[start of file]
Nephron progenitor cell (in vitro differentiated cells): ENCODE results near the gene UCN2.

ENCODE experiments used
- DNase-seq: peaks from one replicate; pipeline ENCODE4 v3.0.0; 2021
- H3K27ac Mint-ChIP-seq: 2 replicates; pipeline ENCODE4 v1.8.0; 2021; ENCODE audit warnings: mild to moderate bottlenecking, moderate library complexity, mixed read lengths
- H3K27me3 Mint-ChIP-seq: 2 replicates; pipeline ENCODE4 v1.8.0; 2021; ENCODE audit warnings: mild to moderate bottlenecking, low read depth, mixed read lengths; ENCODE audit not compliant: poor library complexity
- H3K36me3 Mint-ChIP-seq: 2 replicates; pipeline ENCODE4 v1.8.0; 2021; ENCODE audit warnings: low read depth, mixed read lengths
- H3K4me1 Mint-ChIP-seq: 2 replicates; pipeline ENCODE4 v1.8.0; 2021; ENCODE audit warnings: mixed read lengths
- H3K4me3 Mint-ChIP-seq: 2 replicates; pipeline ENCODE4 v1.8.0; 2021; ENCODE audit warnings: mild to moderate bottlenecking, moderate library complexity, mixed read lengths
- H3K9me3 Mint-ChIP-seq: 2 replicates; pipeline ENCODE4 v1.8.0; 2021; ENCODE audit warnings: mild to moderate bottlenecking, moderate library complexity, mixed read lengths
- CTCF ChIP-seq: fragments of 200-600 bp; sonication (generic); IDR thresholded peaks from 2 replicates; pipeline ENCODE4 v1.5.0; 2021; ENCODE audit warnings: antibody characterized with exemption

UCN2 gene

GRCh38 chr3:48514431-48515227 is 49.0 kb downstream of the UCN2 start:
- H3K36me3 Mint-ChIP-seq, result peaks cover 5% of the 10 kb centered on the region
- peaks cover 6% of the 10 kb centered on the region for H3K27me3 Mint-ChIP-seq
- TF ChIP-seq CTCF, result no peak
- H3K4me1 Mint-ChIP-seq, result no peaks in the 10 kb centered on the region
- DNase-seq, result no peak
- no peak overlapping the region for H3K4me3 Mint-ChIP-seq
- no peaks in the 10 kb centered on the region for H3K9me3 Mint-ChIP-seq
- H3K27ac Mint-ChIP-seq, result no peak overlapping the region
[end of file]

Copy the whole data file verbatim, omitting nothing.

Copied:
Nephron progenitor cell (in vitro differentiated cells): ENCODE results near the gene UCN2.

ENCODE experiments used
- DNase-seq: peaks from one replicate; pipeline ENCODE4 v3.0.0; 2021
- H3K27ac Mint-ChIP-seq: 2 replicates; pipeline ENCODE4 v1.8.0; 2021; ENCODE audit warnings: mild to moderate bottlenecking, moderate library complexity, mixed read lengths
- H3K27me3 Mint-ChIP-seq: 2 replicates; pipeline ENCODE4 v1.8.0; 2021; ENCODE audit warnings: mild to moderate bottlenecking, low read depth, mixed read lengths; ENCODE audit not compliant: poor library complexity
- H3K36me3 Mint-ChIP-seq: 2 replicates; pipeline ENCODE4 v1.8.0; 2021; ENCODE audit warnings: low read depth, mixed read lengths
- H3K4me1 Mint-ChIP-seq: 2 replicates; pipeline ENCODE4 v1.8.0; 2021; ENCODE audit warnings: mixed read lengths
- H3K4me3 Mint-ChIP-seq: 2 replicates; pipeline ENCODE4 v1.8.0; 2021; ENCODE audit warnings: mild to moderate bottlenecking, moderate library complexity, mixed read lengths
- H3K9me3 Mint-ChIP-seq: 2 replicates; pipeline ENCODE4 v1.8.0; 2021; ENCODE audit warnings: mild to moderate bottlenecking, moderate library complexity, mixed read lengths
- CTCF ChIP-seq: fragments of 200-600 bp; sonication (generic); IDR thresholded peaks from 2 replicates; pipeline ENCODE4 v1.5.0; 2021; ENCODE audit warnings: antibody characterized with exemption

UCN2 gene

GRCh38 chr3:48514431-48515227 is 49.0 kb downstream of the UCN2 start:
- H3K36me3 Mint-ChIP-seq, result peaks cover 5% of the 10 kb centered on the region
- peaks cover 6% of the 10 kb centered on the region for H3K27me3 Mint-ChIP-seq
- TF ChIP-seq CTCF, result no peak
- H3K4me1 Mint-ChIP-seq, result no peaks in the 10 kb centered on the region
- DNase-seq, result no peak
- no peak overlapping the region for H3K4me3 Mint-ChIP-seq
- no peaks in the 10 kb centered on the region for H3K9me3 Mint-ChIP-seq
- H3K27ac Mint-ChIP-seq, result no peak overlapping the region